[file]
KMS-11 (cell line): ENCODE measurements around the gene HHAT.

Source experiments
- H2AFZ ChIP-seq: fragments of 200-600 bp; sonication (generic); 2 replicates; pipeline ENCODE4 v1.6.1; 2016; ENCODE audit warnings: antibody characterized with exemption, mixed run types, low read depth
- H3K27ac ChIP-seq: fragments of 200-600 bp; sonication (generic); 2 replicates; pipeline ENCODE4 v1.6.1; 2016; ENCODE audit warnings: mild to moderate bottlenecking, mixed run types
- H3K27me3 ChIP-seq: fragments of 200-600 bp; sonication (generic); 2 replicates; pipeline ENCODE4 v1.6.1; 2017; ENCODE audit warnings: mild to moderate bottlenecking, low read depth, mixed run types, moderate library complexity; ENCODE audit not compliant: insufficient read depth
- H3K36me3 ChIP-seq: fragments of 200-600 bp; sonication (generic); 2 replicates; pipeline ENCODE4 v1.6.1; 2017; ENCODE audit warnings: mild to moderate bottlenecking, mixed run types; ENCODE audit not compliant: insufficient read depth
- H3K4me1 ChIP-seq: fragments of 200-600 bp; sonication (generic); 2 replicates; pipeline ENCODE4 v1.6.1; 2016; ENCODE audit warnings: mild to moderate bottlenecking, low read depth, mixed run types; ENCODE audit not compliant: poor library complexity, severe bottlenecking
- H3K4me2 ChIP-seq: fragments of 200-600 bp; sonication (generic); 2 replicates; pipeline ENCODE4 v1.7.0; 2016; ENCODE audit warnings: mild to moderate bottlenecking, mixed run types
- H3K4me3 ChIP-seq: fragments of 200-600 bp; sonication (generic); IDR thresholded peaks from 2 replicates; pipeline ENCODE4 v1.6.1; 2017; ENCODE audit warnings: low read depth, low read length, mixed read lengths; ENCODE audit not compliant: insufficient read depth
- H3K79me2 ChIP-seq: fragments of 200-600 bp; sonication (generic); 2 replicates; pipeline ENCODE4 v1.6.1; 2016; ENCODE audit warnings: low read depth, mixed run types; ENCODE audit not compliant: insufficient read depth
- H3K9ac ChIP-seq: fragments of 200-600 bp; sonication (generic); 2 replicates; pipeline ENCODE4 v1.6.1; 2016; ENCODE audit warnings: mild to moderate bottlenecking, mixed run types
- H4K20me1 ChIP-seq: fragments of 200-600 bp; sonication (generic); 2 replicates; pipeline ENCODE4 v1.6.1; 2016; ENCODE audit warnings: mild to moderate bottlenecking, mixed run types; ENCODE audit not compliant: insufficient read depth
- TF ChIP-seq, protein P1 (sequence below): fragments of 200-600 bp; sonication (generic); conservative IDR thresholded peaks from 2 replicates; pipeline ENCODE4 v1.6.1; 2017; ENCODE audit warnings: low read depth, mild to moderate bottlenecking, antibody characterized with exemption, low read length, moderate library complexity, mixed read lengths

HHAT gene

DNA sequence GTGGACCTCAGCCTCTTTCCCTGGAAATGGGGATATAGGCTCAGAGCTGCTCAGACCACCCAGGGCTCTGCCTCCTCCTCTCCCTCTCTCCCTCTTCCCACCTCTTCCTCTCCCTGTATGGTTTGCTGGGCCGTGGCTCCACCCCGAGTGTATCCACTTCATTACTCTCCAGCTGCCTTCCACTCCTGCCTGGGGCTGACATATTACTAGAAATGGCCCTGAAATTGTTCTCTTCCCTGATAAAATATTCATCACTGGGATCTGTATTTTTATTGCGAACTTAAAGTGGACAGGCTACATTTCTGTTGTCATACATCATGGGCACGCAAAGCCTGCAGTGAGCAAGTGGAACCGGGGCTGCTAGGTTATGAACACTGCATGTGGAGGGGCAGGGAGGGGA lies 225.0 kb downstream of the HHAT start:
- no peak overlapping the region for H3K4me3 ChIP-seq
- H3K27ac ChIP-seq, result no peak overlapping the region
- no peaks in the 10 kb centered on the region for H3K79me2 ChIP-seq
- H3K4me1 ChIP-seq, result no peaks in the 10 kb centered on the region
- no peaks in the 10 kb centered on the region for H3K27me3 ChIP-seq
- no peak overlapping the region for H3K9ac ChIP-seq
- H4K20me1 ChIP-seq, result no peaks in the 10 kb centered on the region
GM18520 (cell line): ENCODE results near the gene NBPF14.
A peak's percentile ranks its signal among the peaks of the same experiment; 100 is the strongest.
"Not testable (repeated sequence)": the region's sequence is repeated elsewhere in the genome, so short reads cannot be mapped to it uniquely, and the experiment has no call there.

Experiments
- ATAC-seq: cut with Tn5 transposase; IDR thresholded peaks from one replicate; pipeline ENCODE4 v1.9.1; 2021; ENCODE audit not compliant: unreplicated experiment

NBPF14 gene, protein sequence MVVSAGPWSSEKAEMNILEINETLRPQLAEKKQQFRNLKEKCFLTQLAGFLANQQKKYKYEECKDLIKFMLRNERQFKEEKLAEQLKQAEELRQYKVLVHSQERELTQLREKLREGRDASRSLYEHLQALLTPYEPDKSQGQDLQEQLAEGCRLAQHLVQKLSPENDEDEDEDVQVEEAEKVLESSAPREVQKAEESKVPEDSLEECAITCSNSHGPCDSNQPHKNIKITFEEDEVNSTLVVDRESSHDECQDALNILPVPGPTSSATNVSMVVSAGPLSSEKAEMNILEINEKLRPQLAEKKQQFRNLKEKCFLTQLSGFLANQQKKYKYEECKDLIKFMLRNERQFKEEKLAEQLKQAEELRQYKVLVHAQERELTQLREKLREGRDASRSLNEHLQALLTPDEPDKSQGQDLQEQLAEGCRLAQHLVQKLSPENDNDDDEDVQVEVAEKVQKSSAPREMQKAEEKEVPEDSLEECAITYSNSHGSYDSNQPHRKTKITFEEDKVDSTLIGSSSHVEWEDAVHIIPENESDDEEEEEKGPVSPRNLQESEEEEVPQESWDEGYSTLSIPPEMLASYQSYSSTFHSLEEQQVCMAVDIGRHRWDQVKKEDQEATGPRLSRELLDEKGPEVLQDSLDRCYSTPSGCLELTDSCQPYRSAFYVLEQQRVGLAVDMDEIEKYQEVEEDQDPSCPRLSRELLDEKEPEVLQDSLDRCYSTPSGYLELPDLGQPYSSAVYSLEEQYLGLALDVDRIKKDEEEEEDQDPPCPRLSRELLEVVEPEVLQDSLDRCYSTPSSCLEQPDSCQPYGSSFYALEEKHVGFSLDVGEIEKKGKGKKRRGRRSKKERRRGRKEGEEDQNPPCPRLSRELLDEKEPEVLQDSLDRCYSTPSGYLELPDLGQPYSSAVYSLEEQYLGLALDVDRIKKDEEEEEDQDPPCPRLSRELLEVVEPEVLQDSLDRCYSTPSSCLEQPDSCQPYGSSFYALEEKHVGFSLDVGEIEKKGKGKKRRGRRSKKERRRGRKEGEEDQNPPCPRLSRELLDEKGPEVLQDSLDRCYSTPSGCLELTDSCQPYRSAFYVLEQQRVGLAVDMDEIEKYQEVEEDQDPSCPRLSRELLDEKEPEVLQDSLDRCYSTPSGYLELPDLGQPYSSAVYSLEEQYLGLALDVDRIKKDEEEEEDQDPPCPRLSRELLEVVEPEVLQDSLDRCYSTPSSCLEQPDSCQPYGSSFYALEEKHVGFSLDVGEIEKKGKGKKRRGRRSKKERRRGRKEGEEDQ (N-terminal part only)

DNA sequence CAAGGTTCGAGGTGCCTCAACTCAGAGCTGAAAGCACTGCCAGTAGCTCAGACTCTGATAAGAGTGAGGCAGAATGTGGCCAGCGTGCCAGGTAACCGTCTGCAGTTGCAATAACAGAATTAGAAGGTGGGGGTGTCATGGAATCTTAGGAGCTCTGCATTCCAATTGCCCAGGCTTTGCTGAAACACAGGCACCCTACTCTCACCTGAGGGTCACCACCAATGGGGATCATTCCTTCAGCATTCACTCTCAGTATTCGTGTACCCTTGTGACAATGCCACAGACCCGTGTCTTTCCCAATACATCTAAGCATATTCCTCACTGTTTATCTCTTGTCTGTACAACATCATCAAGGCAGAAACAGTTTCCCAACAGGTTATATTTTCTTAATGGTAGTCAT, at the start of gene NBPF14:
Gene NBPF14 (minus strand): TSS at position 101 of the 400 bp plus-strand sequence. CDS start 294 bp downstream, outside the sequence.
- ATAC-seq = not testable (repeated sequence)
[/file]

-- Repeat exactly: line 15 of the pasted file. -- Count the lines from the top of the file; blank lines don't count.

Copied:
DNA sequence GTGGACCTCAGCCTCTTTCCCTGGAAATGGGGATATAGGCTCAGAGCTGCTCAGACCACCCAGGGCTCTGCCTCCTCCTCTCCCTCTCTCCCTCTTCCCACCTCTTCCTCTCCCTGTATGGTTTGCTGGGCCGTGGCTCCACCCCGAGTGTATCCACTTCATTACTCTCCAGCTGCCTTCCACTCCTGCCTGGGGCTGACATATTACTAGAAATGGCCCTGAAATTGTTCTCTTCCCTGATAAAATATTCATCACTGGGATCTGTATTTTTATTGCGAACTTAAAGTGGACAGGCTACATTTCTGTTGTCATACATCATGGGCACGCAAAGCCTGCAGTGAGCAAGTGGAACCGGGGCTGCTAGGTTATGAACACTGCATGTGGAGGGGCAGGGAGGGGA lies 225.0 kb downstream of the HHAT start: